Saliva is an important agent in your body system. In Chinese medicine, there is a belief that changes in the saliva is an indication of a person’s health and well-being. The symptoms of a certain disease state of the body can be determined by the viscosity and the smell of the saliva. According to scientists, many health issues including cholesterol, cancer, heart problems and even difficulties in conceiving can be diagnosed through saliva.
From the dentists’ point of view, it is the quality and quantity of the saliva that matters.
One’s oral health can be affected when there is disruption on the quality and / or quantity of saliva. Some of the effects include:
1. Sjogren Syndrome, which is an auto-immune condition that causes dryness in the mouth and eyes. Dry mouth, also known as Xerostomia, is a condition associated with reduced or absence of saliva flow.
2. More caries since the extent which teeth remineralise (restoration of the mineral content of the teeth) is slower due to the absence and / or reduced salivary flow (also known as hyposalivation). For instance, one will usually have fewer caries in the lower front part of the mouth where the teeth are more exposed to saliva.
3. The inability to masticate (chew), taste and swallow food. Saliva acts as a lubricant to allow one to chew and swallow food.
4. Lack of ability to fight germs in the mouth, thus promoting bad breath.
5. Insufficient proteins and minerals to protect the tooth enamel, resulting in decays and gum diseases.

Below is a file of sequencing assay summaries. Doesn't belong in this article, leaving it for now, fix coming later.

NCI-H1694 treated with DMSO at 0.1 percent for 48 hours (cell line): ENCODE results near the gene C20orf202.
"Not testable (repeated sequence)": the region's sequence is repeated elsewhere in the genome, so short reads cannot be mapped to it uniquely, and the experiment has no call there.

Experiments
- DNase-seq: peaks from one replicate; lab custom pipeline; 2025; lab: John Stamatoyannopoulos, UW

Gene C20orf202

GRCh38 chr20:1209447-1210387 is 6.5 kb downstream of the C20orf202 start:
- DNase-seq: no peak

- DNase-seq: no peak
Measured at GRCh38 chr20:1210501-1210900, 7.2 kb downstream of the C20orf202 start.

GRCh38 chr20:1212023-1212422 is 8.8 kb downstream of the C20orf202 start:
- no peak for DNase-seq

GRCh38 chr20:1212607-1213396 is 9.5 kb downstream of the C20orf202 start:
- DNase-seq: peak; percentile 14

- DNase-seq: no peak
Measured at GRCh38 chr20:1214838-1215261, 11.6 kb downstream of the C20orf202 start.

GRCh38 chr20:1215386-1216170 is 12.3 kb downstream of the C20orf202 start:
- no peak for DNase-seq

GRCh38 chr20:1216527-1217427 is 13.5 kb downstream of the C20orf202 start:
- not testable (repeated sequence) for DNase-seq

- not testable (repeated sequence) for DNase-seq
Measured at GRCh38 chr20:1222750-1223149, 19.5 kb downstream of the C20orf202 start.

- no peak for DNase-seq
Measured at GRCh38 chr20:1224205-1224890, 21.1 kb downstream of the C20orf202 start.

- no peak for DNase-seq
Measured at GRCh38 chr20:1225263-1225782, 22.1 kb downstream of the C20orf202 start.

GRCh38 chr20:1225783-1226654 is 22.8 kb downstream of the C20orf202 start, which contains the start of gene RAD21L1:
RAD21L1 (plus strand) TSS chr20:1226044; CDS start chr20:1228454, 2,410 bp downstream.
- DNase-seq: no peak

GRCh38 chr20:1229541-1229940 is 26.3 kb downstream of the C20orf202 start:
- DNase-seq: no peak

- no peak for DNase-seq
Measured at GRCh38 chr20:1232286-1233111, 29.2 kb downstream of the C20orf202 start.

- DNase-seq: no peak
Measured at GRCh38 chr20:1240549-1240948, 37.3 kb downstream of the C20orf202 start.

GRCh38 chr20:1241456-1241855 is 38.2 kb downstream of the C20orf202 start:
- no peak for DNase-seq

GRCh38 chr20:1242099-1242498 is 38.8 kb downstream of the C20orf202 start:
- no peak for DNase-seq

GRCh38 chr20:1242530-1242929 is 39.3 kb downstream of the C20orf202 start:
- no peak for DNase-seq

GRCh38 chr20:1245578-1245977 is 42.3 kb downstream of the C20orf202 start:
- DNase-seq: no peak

There are ways to stimulate salivating or prevent the decrease of saliva flow:
1. Consumption of food that helps to protect against tooth decay. For instance, hard cheese (also known as grating cheese) can help increase saliva flow. In fact, completing your meal with a piece of cheese can help to counter acids produced from other foods eaten at the same meal.
2. Choose crunchy, fibrous fruits and vegetables such as apples, carrots and celery. Not only do they promote salivating, they also help to sweep bacteria and plaque off teeth.
3. Chew on sugar-free gum or candy – the chewing action stimulates salivary glands to produce saliva.
4. Avoid overconsumption of alcoholic drinks and use of alcohol-based mouth rinses as they tend to dry out the mouth.
5. Drink more fluids to keep the mouth moist.
6. Avoid eating after brushing your teeth before bed time as salivary flow decreases when we sleep.
7. Reduce or cease smoking, as it promotes dryness in the mouth.
Whether there is excessive production of saliva (hypersalivation) or reduced salivary flow (hyposalivation), your wisest choice is to see a dentist to determine the cause of the condition to find out if it is temporary, or due to an underlying medical condition.
Early detection is better than cure, begin your journey to dental wellbeing and see your dentist today!